Tension occurred again this week between the ruling parties and the opposition in relation to the topic about military presence of NATO in the Black Sea.
Citing circulated by international agencies allegations that NATO was launching new multinational forces in the Black Sea the leader of the Bulgarian Socialist Party Kornelia Ninova called on Premier Boyko Borissov to inform the Bulgarian National Assembly “what necessitated a change in the cabinet’s position on this issue”. Kornelia Ninova was referring to the fact that one year ago Bulgaria’s Premier was against the establishment of a Black Sea military fleet. However, it turned out that no change has occurred in the cabinet’s position. Bulgaria’s Ministry of Defense said categorically that no plans about the establishment of multinational forces in the Black Sea were made. We are rather talking about the formation of a multinational brigade in Romania under NATO’s decision which was announced last year, the Bulgarian Defense Ministry further pointed out.
On October 27 Bulgaria will indeed participate with a frigate at the Sea Guardian exercise aimed at countering terrorism at sea and building maritime security capacity, but that country had long ago made that commitment and Bulgaria’s President and Supreme Commander-in-Chief of the Bulgarian Armed Forces Rumen Radev was informed about that exercise. That is why Bulgaria’s Premier Borissov wondered why the socialist party demanded explanations from him in Parliament. The tension between the ruling parties and the opposition caused a public debate which included military experts.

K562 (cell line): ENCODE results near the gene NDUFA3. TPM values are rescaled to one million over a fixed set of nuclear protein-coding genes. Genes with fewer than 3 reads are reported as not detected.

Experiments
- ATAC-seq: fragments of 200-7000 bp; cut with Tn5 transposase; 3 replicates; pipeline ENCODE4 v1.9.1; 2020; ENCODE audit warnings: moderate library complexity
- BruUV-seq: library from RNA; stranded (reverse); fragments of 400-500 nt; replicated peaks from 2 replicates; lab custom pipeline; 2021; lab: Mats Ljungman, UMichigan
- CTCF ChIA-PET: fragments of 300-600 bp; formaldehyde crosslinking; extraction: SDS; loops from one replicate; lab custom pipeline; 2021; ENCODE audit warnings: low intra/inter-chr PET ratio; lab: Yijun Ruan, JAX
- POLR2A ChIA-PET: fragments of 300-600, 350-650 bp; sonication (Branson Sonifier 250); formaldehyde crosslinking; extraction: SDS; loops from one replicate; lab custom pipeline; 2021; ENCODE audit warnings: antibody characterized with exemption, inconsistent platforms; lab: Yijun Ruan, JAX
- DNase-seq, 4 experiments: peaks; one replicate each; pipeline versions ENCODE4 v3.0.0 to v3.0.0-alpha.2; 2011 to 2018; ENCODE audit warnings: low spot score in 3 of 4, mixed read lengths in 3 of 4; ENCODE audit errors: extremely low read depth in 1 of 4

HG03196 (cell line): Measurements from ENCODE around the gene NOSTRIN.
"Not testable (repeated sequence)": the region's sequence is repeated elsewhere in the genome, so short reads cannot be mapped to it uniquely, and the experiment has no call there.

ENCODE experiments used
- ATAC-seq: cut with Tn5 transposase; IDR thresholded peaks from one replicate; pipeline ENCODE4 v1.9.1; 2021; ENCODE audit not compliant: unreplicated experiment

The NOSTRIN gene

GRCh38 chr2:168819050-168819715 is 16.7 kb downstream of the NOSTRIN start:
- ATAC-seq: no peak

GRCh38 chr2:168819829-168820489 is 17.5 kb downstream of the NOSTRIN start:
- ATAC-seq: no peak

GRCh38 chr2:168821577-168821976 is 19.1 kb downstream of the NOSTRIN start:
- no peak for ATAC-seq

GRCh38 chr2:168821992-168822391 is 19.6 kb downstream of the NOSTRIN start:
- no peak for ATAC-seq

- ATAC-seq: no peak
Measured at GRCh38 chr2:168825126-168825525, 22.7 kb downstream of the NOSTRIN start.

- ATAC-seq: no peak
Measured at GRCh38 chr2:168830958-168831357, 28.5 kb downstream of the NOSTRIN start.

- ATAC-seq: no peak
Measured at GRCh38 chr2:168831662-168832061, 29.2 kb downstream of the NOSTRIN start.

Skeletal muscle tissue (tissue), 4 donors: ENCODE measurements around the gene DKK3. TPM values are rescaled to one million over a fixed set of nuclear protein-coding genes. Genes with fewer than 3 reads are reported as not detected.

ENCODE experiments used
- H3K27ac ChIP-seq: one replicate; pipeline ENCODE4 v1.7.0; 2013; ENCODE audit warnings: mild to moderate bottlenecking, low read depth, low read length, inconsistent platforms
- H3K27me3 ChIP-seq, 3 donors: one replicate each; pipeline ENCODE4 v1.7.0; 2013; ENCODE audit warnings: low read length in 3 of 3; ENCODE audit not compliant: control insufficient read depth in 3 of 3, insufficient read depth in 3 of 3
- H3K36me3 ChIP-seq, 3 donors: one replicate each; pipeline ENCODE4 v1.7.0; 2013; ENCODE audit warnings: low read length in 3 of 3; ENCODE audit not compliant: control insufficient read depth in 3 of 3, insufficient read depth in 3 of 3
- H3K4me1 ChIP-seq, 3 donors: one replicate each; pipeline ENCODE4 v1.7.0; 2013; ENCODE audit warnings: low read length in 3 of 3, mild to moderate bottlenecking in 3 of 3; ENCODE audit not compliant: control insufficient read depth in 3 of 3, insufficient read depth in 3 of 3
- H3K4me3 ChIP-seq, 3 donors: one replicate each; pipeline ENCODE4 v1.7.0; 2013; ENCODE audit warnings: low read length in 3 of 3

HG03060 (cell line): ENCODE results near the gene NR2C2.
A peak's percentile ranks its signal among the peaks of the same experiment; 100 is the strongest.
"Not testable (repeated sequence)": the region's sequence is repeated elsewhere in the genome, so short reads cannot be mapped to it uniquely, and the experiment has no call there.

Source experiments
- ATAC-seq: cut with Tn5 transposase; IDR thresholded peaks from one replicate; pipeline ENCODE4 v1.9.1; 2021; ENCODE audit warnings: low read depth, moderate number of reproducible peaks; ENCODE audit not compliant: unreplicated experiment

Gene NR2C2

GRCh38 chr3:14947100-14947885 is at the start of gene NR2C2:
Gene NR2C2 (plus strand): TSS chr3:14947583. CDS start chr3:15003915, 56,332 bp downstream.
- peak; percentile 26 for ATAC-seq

In General Sabi Sabev’s view, the military imbalance in the Black Sea is highly beneficial for Russia and NATO should respond with greater military presence. In this context the military expert assumed that there will be more visits of NATO members at Bulgarian and Romanian military ports. In the end it turned out that this week we have witnessed another episode of the chronic disputes over the country’s commitments to NATO that erupt every now and then for domestic, rather than foreign policy goals.